It’s your local candidate for parliament — and according to the experts, it’s no joke.
As electoral campaigns and platforms continue to adapt to the digital age, politicians and experts agree that traditional face-to-face interaction through door knocking is here to stay.
“Personal contact is still the best way to reach people,” said Maxime Héroux-Legault, assistant professor in the department of economics, philosophy and political science at UBC Okanagan.
“On social media, you’ll see ads, and you’re going to see news articles. It’s not the same thing as meeting the candidate.”
Héroux-Legault said door-knocking boils down to three primary purposes — persuasion, motivation and information.
“The motivation aspect of door-knocking needs to be taken into account,” he said.
“Parties are not trying to gain new voters but motivate their voters to turn out on voting day.”
The informational component pertains to candidates providing details surrounding voter registration and where local polling stations are, which also helps to increase turnout on election day.
Somebody who has had immense experience with door-knocking is local NDP volunteer, Maria Tokarchuk. She’s been volunteering in various capacities with both the provincial and federal NDP on a local level since 1991.
In her view, what has changed most over the past 30 years are peoples’ schedules.
“More people used to be at home and would answer the door,” said Tokarchuk with a slight chuckle.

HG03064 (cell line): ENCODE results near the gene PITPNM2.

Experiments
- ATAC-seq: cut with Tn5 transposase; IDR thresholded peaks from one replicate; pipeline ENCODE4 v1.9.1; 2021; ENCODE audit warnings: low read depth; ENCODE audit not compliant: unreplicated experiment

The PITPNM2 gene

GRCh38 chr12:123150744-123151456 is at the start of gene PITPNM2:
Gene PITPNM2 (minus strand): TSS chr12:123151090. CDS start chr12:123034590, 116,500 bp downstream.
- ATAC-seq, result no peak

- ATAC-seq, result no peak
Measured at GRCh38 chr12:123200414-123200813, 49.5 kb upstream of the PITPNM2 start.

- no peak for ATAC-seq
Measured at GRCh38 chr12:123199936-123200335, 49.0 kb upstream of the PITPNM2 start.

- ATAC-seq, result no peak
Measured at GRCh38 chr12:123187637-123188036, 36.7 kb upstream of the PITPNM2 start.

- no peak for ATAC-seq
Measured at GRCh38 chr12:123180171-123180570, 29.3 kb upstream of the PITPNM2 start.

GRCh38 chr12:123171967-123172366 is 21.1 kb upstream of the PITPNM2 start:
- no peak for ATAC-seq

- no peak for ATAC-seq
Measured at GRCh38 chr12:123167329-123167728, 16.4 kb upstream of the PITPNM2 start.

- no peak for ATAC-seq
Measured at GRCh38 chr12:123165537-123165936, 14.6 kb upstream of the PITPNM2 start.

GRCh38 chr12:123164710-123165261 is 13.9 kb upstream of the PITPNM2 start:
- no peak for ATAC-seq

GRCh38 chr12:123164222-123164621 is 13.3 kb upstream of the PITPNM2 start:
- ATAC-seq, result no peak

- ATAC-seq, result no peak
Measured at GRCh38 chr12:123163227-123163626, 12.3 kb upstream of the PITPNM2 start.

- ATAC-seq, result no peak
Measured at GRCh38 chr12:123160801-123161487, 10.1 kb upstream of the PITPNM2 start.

“We try to go in the evenings between 5:30 p.m. and 8:30 p.m., especially during the week. Probably half of the people are home.”
Tokarchuk said it’s been even more noticeable when trying to reach people by phone.
“When you phone people, they don’t answer the phone,” she said.
“When you’re at the door, people can look out the window and see you as a person, but on the phone, if they don’t recognize the number, they don’t pick it up.”
Some local candidates share similar sentiments.
“Face-to-face is always the best way to do anything,” said Liberal Party candidate Stephen Fuhr.
“In the 21st century, there are other options out there and they also bring different pros and cons.”
Fuhr said while door-knocking is very useful, it’s also very labour intensive and you can’t connect with the same volume of people as you can through digital channels.
“Nowadays, I think its a good healthy combination of both face-to-face and interaction on social media,” he said.
“Quality interaction is important but you also need reach. Social media can help you with that.”
Conservative candidate Tracy Gray balances her approach, but added in the past four months she has door-knocked a distance equivalent to walking to Calgary and back.
“It’s all about connecting with people where they are. It’s an especially important way to engage with retirees and seniors.”